But while the Pistols released just one album (“Never Mind the Bollocks: Here’s The Sex Pistols”) before imploding amid in-fighting and scandal, later followed by the tragic death of junkie bassist Sid Vicious, their legacy will undoubtedly last for a very long time.

“Listen, you know this: If there’s not a rebellious youth culture, there’s no culture at all,” says Lydon as we discuss the student riots that erupted across Britain recently. “It’s absolutely essential. It is the future. This is what we’re supposed to do as a species, is advance ideas.”

And advance ideas he did. Short months after the Pistols’ breakup in 1978, Lydon formed Public Image Ltd. with school friend Jah Wobble and early Clash guitarist Keith Levene. Rather than milk the punk image that Lydon had helped create, early PiL were instead about raw rhythm and groove, an avant-garde postpunk blend of rock, Krautrock and dub that later grew to embrace off-kilter pop sensibilities.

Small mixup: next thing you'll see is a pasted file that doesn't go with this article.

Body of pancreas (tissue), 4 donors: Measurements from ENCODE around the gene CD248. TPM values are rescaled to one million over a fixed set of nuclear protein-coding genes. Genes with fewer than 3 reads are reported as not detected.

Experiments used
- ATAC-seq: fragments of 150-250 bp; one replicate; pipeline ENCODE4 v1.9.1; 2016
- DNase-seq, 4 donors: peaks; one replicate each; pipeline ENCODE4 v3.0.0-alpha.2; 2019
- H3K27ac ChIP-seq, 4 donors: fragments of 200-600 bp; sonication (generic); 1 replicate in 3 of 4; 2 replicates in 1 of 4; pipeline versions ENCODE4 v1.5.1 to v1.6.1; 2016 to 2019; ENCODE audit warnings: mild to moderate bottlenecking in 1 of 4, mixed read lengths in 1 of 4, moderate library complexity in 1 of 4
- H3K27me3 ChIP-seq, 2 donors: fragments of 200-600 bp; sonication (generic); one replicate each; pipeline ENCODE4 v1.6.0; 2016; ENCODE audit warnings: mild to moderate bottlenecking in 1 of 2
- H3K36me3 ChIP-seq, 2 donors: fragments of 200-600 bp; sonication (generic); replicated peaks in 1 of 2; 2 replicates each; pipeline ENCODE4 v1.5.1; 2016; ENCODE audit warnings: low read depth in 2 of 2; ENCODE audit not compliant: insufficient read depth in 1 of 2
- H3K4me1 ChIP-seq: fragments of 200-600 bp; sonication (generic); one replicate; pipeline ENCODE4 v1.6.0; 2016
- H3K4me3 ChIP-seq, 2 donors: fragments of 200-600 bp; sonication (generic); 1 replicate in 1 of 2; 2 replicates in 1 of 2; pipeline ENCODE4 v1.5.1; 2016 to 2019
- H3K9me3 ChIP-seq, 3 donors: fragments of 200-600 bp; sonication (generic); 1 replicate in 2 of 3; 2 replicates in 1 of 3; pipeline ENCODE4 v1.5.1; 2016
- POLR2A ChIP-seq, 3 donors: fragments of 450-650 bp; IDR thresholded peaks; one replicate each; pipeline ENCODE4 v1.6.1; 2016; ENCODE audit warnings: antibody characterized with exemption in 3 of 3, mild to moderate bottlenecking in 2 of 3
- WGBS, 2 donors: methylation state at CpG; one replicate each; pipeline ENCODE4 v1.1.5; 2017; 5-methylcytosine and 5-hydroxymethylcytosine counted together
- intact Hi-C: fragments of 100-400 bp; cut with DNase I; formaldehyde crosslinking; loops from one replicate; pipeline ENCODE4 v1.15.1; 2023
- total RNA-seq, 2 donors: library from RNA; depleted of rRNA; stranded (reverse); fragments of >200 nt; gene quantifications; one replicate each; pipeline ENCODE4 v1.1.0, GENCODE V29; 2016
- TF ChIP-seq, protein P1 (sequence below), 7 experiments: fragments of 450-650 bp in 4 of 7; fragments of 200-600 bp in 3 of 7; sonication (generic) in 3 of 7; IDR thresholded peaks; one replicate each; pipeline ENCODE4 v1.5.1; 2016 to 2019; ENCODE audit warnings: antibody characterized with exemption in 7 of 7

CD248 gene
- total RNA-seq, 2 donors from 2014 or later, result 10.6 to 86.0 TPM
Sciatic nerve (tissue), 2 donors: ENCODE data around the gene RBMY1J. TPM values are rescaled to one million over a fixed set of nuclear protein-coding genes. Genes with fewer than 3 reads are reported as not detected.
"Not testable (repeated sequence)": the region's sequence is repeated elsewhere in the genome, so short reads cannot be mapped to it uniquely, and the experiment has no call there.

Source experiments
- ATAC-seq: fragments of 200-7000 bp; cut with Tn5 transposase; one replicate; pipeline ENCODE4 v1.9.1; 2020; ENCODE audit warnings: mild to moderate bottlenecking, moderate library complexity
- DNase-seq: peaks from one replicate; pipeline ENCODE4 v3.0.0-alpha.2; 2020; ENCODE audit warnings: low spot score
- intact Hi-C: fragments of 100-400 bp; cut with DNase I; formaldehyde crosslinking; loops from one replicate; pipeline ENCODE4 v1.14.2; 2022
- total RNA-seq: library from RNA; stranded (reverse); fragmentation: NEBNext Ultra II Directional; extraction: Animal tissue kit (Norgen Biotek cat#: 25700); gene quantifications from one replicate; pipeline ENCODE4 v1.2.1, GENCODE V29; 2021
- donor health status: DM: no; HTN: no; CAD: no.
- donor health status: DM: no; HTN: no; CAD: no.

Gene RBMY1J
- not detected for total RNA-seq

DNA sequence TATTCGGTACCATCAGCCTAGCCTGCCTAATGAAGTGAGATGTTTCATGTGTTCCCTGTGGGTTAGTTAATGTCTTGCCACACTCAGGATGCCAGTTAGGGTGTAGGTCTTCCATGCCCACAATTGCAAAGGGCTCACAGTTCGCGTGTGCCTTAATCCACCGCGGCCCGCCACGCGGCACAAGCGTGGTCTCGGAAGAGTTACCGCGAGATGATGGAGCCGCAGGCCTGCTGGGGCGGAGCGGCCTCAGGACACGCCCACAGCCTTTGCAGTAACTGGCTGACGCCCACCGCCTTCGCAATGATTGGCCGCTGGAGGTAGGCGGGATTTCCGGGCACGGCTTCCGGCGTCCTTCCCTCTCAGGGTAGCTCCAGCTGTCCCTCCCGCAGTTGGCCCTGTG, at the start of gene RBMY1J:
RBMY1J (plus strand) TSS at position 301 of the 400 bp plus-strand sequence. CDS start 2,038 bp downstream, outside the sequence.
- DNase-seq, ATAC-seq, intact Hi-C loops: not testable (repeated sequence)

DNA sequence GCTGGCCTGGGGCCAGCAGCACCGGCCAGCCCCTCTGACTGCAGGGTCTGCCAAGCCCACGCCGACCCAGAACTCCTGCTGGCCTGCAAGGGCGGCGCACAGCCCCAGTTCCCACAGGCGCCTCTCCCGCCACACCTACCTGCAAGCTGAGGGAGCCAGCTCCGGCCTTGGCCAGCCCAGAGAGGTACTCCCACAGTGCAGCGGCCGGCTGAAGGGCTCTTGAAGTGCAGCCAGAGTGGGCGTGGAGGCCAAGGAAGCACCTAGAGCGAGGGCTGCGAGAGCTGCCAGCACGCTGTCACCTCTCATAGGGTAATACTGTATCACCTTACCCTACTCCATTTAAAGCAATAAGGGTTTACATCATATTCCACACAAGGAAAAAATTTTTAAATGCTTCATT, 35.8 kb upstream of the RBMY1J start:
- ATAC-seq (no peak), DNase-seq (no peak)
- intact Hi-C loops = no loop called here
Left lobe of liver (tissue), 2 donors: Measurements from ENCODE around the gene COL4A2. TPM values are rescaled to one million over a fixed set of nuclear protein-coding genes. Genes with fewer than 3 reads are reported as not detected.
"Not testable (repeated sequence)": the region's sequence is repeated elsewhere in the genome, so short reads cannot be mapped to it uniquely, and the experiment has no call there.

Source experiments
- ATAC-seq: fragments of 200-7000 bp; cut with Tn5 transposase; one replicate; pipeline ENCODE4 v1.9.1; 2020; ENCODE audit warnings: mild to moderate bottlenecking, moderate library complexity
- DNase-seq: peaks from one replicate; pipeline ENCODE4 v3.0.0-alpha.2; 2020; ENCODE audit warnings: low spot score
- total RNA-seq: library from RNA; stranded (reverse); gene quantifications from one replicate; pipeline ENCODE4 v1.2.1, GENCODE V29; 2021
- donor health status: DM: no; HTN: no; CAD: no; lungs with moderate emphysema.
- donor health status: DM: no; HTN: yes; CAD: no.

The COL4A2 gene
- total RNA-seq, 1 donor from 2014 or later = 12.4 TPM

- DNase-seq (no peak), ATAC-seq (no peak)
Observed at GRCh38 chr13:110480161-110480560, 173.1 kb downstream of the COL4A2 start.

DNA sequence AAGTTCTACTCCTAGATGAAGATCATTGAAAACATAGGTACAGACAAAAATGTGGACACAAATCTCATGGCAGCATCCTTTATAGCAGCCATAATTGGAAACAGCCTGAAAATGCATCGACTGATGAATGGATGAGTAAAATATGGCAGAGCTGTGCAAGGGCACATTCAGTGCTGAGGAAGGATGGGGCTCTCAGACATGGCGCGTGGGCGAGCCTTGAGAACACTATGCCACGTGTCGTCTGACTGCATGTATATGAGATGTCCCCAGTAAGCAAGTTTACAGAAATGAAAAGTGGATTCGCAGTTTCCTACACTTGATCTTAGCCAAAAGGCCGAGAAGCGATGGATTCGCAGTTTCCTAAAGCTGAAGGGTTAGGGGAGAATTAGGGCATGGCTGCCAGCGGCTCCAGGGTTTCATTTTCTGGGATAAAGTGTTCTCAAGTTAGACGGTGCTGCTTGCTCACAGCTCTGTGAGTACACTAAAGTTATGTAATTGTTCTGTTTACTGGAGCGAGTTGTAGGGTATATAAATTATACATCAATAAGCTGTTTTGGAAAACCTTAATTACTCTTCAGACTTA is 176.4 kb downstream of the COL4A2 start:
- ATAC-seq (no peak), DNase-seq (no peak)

Up until 1992, the band released eight albums, with Lydon the only constant member; other collaborators included revered producer Bill Laswell, Frank Zappa cohort Steve Vai, The Smiths’ drummer Mike Joyce, Lu Edmonds of The Damned, The Slits’ sticksman Bruce Smith and even Japanese electropop innovator Ryuichi Sakamoto.

Via the Pistols and PiL, Lydon’s influence on the course of alternative music (and the mainstream that steals from it) cannot be overstated. Here in Japan, punk and postpunk are thriving, if fringe, music scenes. A 2007 Sex Pistols tribute album, “Never Mind the Bollocks: Here’s the Softly!,” featured covers by a range of Japanese underground bands (“I hope they get it right,” deadpans Lydon), while one Tokyo postpunk outfit even named themselves Drive to the Forest in a Japanese Car, a lyrics from PiL’s “Poptones.”

“That’s the band name?!” laughs Lydon. “Pardon? Well, they picked a good song! They picked an amazingly good song, with the idea of tune, and rhythm, and randomness, and trance. Yeees. Well done!” He takes the briefest pause, then adds, “I hope they sound nothing like the original song.”